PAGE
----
– The first film of the franchise is the only one to be directed by James Wan, who remained as an executive producer for the rest of the series. It was an independent film with a low budget of $1.2 million and was shot in a total of 18 days. Despite this, it grossed more than $100 million worldwide and was one of the most profitable horror films since Scream in 1996. The majority of the film follows the story of a photographer named Adam Stanheight (played by Leigh Whannell, who also wrote the screenplay for the movie) and an oncologist named Dr. Lawrence Gordon (played by Cary Elwes). They both wake up in a run down bathroom with their legs chained to pipes on the opposite sides of the room. A corpse lies between them holding a gun and a tape player. They each find tapes in their pockets and begin to listen to them. Adam’s tape tells him to escape the bathroom or he will die where he is. Gordon’s tape tells him to kill Adam by 6:00 PM, or else he, his wife Alison (played by Monica Potter), and his daughter Diana (played by Makenzie Vega) will die. They find hacksaws in the room and try to cut through their chains, realizing that they are meant for feet. Gordon then realizes who they have been captured by, and tells Adam about the Jigsaw Killer. The film then proceeds to go through flashbacks of previous Jigsaw victims, how Gordon became a suspect, how Gordon and Adam ended up in the bathroom, the situation that Alison and Diana are currently in, as well as previous attempts by the police to catch the Jigsaw Killer. The movie is full of twists, turns, and interesting connections between characters and situations. The acting is a little shaky at times, but overall, the low budget feel of the movie really works to its advantage. The movie is known for its twists, but is a good movie to come back to and watch every so often because of the attention to detail as well as the amazing atmosphere.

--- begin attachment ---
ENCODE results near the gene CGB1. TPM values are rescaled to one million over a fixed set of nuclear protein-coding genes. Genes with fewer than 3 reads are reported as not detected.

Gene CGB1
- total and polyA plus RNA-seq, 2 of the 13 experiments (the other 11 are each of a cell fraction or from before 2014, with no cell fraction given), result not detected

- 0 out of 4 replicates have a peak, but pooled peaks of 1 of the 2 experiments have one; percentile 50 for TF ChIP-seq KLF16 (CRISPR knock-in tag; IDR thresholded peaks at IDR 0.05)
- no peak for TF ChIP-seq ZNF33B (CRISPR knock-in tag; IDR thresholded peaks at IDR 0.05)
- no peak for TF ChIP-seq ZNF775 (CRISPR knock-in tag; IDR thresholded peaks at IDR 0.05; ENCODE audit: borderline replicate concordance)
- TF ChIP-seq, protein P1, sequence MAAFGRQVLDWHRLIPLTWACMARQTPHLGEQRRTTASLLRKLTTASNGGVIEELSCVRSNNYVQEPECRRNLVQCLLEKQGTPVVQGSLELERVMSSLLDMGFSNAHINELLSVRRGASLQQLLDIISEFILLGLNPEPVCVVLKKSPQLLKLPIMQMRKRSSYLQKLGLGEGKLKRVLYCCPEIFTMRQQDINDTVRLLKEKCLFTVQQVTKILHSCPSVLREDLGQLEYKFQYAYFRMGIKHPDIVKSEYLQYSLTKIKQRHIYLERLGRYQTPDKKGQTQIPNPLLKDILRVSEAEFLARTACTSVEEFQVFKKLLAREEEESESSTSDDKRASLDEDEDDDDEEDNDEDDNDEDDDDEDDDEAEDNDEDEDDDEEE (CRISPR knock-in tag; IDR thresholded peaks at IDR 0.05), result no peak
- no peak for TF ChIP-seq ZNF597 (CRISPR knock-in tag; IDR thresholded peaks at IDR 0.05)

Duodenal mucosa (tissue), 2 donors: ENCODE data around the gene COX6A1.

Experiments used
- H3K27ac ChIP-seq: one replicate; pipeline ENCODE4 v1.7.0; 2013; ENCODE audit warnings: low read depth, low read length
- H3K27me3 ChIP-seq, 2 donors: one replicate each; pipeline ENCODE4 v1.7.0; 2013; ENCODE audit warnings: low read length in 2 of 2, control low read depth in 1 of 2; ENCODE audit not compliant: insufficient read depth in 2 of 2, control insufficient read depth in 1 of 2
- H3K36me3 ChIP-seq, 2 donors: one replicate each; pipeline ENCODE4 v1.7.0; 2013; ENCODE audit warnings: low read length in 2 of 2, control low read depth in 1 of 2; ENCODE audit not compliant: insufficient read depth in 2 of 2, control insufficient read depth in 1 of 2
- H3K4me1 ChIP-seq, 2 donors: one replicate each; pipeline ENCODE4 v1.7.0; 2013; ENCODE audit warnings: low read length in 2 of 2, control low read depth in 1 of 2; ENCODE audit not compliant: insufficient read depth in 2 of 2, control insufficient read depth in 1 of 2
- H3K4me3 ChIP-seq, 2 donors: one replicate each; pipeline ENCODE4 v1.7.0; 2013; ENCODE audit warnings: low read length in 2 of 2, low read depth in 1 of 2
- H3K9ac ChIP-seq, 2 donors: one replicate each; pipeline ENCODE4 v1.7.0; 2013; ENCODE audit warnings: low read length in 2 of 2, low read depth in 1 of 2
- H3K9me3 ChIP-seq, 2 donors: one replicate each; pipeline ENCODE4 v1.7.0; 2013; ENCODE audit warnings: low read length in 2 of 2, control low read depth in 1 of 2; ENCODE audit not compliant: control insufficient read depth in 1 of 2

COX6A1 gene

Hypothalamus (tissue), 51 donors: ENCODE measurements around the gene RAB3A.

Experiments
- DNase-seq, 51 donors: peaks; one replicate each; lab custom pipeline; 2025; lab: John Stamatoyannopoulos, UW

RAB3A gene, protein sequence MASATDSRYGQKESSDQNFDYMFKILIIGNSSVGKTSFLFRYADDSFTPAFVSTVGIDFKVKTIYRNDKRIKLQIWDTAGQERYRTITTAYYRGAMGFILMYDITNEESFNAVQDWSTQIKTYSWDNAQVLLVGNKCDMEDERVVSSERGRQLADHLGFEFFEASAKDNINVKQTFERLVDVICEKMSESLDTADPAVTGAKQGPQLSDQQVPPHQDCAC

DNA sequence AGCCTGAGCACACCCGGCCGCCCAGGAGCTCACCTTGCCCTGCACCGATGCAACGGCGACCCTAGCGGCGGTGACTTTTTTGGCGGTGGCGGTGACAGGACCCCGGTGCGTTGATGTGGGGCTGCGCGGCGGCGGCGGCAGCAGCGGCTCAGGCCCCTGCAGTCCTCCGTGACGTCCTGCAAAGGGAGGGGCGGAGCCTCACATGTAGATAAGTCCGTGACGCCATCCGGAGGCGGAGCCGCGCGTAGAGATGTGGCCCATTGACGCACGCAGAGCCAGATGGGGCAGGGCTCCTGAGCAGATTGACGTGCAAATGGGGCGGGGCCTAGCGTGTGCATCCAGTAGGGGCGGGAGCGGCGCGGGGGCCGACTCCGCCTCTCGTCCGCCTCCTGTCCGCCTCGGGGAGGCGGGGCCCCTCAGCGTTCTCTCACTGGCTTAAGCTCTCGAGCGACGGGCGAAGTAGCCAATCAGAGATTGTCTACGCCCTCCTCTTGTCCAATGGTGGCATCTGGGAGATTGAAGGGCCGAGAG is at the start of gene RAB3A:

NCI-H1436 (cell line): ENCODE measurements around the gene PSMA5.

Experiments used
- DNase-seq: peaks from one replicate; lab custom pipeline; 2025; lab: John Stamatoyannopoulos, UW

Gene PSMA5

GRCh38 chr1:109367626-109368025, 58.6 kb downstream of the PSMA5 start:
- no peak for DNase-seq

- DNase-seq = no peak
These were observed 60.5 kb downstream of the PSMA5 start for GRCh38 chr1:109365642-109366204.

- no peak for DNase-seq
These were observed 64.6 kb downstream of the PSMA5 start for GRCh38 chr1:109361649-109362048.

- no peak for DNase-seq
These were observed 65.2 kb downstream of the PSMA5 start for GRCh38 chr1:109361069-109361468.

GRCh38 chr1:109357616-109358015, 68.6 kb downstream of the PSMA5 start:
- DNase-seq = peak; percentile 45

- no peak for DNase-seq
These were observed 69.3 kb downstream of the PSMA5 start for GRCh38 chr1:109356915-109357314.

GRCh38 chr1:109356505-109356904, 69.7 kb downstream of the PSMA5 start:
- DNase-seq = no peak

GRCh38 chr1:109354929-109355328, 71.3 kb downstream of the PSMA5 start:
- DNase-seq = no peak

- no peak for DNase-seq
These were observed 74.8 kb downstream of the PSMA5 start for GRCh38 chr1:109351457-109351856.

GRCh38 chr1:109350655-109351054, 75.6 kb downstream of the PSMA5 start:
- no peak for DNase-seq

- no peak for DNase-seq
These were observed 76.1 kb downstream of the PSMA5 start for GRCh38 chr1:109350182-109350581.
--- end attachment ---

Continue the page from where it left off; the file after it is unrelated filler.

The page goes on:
Saw II (2005): 8.75/10